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Each year, an estimated 140,000 individuals in the U.S. are diagnosed with colorectal cancer, a malignancy that often develops from a benign polyp into cancer over time. Screening by colonoscopy allows for the detection and removal of polyps, and therefore aids both the prevention and early detection of colorectal cancers. However, when colorectal polyps or other lesions are too large or difficult to remove by colonoscopy, surgery is required. Now, a new option is available: a robotic scope that enables the physician to successfully remove lesions that cannot be removed by endoscopy without the patient undergoing surgery.  

Through a collaboration between the Division of Colorectal Surgery and the Division of Gastroenterology and Hepatology, physicians at NYU Langone Health were the first in New York to use the Flex Robotic System within the gastrointestinal tract. Together, colorectal surgeon Mitchell Bernstein, MD, chief of the Division of Colorectal Surgery, and gastroenterologist Seth A. Gross, MD, removed a large, premalignant rectal lesion in a woman who was later discharged on the same day.

“This is the first time a robotic platform was incorporated into gastrointestinal endoscopy,” says Dr. Gross, also an associate professor of Medicine at NYU School of Medicine. “At a time when technology and advancement in endoscopy is rapidly improving, our Division is committed to studying and utilizing the best technologies available to care for patients.”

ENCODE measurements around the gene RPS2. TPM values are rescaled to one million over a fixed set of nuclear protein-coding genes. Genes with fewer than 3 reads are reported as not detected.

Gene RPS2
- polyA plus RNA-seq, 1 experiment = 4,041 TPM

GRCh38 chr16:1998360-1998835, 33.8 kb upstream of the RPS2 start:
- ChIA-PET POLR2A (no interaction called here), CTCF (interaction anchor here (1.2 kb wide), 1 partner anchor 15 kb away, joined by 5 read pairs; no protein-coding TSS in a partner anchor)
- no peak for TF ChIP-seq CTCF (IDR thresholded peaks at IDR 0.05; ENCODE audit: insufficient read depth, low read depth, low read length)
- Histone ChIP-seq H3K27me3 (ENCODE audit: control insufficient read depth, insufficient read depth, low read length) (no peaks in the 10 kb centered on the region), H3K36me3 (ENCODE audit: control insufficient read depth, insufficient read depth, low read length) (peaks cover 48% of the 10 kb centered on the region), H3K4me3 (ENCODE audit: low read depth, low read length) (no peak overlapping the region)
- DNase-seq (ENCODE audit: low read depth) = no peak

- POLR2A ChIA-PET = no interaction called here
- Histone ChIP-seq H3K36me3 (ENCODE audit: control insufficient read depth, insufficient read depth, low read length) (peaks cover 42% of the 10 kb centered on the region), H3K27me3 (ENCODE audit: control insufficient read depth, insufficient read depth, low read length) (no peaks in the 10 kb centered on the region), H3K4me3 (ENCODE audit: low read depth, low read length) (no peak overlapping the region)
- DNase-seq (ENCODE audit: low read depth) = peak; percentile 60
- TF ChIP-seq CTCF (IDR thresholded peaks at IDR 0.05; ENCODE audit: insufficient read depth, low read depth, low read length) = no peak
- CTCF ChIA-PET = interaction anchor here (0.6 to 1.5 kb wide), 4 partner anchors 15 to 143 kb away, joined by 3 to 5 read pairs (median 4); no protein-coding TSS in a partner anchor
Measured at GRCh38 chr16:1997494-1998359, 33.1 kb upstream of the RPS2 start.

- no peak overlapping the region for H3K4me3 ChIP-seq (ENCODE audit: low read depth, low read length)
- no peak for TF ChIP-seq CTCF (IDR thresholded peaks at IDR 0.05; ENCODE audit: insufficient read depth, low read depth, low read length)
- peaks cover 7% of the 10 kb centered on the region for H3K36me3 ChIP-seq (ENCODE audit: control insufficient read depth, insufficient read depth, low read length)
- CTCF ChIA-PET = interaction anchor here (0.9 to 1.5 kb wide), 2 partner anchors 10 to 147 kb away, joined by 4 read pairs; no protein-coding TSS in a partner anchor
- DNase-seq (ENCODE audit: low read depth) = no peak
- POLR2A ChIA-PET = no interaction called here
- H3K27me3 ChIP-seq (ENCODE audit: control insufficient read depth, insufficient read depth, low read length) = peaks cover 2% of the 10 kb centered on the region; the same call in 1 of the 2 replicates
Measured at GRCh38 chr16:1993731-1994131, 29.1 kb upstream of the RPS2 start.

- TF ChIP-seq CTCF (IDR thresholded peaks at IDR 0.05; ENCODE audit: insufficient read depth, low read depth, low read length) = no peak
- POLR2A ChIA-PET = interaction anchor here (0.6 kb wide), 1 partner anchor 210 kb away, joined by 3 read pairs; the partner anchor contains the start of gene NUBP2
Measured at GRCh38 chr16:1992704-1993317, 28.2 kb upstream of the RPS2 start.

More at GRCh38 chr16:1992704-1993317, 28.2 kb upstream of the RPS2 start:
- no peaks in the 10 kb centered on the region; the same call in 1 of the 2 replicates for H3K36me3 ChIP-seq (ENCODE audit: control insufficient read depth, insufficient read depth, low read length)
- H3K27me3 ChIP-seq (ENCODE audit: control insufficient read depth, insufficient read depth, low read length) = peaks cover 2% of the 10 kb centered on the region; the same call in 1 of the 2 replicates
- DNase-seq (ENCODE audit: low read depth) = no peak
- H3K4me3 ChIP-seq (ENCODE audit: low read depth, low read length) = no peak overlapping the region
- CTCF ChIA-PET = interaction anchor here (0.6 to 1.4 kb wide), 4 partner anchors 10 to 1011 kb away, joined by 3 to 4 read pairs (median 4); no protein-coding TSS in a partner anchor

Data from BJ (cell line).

Patients with large lesions—whether benign, premalignant, or potentially malignant—in the GI tract often undergo surgery to remove the diseasedanatomy. The robotic platform combines the principles of both endoscopy and minimally invasive surgery for luminal gastrointestinal procedures. 

“As surgeons, we continually strive to enhance our techniques, to provide better results for our patients while minimizing complications, decreasing pain, and speeding up recovery,” said Dr. Bernstein, also an associate professor of Surgery at NYU School of Medicine. “As a proponent of minimally invasive and robotic surgery, I appreciate the value of technology that treats disease without creating a traditional incision, thereby reducing scarring, recovery time, and risk of infection, while enhancing patient experience.”

How the Medrobotics Flex Robotic System Works

During the procedure, a flexible robotic scope is inserted into the anus under general anesthesia. The physician advances the endoscope, which contains a high-definition, 3D camera, to the site of the lesion by using a robotic console. Once in position, the scope creates a stable surgical platform through which flexible instruments can pass. Physicians can then remove the lesion without making any cuts through a patient’s skin.

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